Germany’s News in English: July 22 – 28
Welcome to the latest edition of MyExpatCommunity news on Germany! Here we’ll provide you with snippets of the most important German news from the last couple of weeks so you can stay up to date.
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1. Kramp-Karrenbauer was sworn in as Minister of Defense
Annegret Kramp-Karrenbauer has officially been sworn in as Minister of Defense after her predecessor Ursula von der Leyen will be taking over as new head of the European Commission. Following the swearing-in, Kramp-Karrenbauer gave a governmental declaration about the topic “with responsibility for the future of Germany. A strong German army for a changing world.”
“The service of soldiers and employees in the army deserve respect,” said Kramp-Karrenbauer. The army was in times like these, specifically referring to planned service in Strait of Hormuz, a central instrument to the safety of Germany. She concluded with being very proud of the service of the men and women in the army.
Kramp-Karrenbauer also called for strengthening Europe, amongst other points with military duties. Germany would also remain tightly embedded in the transatlantic alliance and NATO would remain a guarantee of the country’s safety.
Source: Der Spiegel
2. AfD can expand local election candidate list
The Saxon Constitutional Court has allowed the AfD a temporary expansion of their candidate list for the federal state elections. The party can now expand the list to 30 instead of 18 candidates from September 1 this year.
A final verdict regarding the list of originally 61 candidates is still to be reached. The original procedure was aimed at the question if the shortening of the list of candidates was legal. The verdict is expected to be reached on August 16. The shortening from 61 to 18 candidates was due to formal deficiencies.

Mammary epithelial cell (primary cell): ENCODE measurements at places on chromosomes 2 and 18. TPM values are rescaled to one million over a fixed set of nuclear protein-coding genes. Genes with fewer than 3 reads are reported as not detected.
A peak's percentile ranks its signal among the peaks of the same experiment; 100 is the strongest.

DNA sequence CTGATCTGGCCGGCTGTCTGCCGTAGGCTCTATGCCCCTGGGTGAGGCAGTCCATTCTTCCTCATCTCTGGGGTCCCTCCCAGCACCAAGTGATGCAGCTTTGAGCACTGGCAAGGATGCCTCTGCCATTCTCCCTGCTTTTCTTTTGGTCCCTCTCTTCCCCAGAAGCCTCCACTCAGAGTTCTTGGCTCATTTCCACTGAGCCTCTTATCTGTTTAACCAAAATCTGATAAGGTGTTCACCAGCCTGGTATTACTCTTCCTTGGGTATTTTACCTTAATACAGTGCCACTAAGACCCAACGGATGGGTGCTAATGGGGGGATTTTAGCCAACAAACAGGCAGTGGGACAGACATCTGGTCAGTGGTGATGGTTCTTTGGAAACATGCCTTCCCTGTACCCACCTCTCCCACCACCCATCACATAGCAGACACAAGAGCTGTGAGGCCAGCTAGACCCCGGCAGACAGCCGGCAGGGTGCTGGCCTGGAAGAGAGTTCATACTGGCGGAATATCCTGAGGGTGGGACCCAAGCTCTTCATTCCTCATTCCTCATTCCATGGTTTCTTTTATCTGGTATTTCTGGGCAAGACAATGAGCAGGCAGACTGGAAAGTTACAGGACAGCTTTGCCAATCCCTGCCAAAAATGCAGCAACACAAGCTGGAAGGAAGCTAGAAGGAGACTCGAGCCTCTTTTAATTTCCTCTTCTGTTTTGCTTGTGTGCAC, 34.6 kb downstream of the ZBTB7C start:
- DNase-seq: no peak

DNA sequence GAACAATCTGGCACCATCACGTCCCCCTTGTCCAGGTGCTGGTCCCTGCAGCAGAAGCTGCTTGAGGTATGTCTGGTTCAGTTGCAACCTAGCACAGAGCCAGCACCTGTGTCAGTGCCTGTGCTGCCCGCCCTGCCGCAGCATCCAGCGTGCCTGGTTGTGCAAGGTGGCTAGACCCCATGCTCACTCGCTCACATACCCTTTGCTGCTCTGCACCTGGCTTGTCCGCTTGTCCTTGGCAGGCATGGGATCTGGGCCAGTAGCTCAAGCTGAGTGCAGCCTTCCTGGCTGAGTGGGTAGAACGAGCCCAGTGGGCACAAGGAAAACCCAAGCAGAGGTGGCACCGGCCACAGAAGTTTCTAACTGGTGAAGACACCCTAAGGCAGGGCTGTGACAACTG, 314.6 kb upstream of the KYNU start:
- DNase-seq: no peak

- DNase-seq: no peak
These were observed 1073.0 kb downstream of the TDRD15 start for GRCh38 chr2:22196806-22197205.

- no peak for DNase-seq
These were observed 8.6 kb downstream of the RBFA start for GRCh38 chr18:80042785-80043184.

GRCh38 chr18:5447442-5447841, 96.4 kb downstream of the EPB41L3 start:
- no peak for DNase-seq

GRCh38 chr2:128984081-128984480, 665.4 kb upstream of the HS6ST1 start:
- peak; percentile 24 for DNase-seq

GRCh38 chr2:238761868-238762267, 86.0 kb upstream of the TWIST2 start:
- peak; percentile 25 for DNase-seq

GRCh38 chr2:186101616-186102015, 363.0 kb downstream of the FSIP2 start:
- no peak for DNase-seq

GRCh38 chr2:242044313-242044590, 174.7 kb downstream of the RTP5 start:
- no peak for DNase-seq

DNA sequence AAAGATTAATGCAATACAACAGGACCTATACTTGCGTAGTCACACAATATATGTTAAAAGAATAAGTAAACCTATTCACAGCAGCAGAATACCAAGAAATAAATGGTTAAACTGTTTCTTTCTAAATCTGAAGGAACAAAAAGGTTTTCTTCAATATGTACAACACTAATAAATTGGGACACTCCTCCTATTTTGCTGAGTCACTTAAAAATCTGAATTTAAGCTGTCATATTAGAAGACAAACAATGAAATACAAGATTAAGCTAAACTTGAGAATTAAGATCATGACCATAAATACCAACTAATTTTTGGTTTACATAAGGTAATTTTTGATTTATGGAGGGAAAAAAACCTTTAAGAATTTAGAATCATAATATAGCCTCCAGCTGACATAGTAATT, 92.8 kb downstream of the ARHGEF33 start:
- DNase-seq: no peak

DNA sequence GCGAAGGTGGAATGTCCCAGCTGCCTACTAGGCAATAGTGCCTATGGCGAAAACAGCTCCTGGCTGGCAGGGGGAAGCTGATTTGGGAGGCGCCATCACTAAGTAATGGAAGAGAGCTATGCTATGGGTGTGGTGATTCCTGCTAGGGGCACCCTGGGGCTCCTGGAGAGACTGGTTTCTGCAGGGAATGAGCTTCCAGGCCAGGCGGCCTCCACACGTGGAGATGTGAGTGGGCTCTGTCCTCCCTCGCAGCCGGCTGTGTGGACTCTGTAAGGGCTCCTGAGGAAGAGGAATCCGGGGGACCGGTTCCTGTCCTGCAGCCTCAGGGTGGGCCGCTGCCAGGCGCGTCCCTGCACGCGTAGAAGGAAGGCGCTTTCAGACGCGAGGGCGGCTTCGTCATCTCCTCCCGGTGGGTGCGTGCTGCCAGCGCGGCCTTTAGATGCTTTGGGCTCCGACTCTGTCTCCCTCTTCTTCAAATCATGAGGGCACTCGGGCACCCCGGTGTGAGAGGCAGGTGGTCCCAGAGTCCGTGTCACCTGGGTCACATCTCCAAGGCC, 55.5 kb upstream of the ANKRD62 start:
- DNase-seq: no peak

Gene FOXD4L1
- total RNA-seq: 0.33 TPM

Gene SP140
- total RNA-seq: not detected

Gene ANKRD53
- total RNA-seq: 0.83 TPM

Source: Der Spiegel
3. Former GDR refugees can be compensated for health injuries
The Federal Administrative Court in Leipzig has decided that refugees who suffered health injuries crossing the border from the GDR to the republic, can be compensated, as the heavily guarded GDR border was contrary to the rule of law. The senate further declared that the border security measurements were aimed against individuals, such as exploding mines, people getting hurt at the barbed wire or being pursued by border patrols. This ruling contradicts the former verdict of the Federal Administrative Court in Potsdam, which had deemed the security measurements aimed at the GDR population as a total.
The case had been handed to the court in Leipzig when a 56-year-old man from Berlin, who had been traumatized during his escape to West Berlin on December 20, 1988, asked for retribution. The back then 26-year-old fled with his brother during the night over the border at Teltow-Sigridshorst. The man got stuck with his clothes on the barbed wire and was threatened by two guards with machine guns. He also experienced mines exploding around him. According to his lawyer, the man was still suffering emotionally from these experiences.
Following the verdict, the man now has the option of an administrative rehabilitation at the pension office and have his treatment bills taken care of. The official numbers state that during 327 people had died at the German-German border, four out of five were younger than 35 years. At the Berlin Wall alone 139 people died. The real figures might be even higher though.
Source: Die Zeit
4. New heatwave record in Germany
The German Weather Service has confirmed a new temperature record of 42.6° Celsius on July 25 at the weather station in Lingen/Ems. The service has recorded German temperatures going back all the way to 1881. 25 stations recorded more than 40 degrees, six federal states reached new heatwave records.
One day before the recording in Lingen, the all-time record from 2015 was already broken in Geilenkirchen bei Aachen as temperatures there reached 40.5° Celsius. The record from 2015 had been 40.3 °C in Kitzingen.
Source: Die Zeit
5. E-Scooter rentals call for safety classes
After a series of accidents, several rental services of e-scooters demand that their customers take safety classes. The company Lime is kicking of the initiative by inviting 30 people to do a “First-Ride” training in Hamburg, other cities will follow in a two-week rhythm all over Germany and will be repeated consequently.
The 90-minute classes include training for turning, braking and behavior in dangerous situations. Participants also receive designer helmets worth up to 70 Euro. The competition Circ and Tier has also started handing out helmets for free. The Swedish company Voi has plans of programming a virtual driving school over the summer. Graduates will receive credits worth up to 10 Euro which they can invest in new rides.
Source: Der Spiegel
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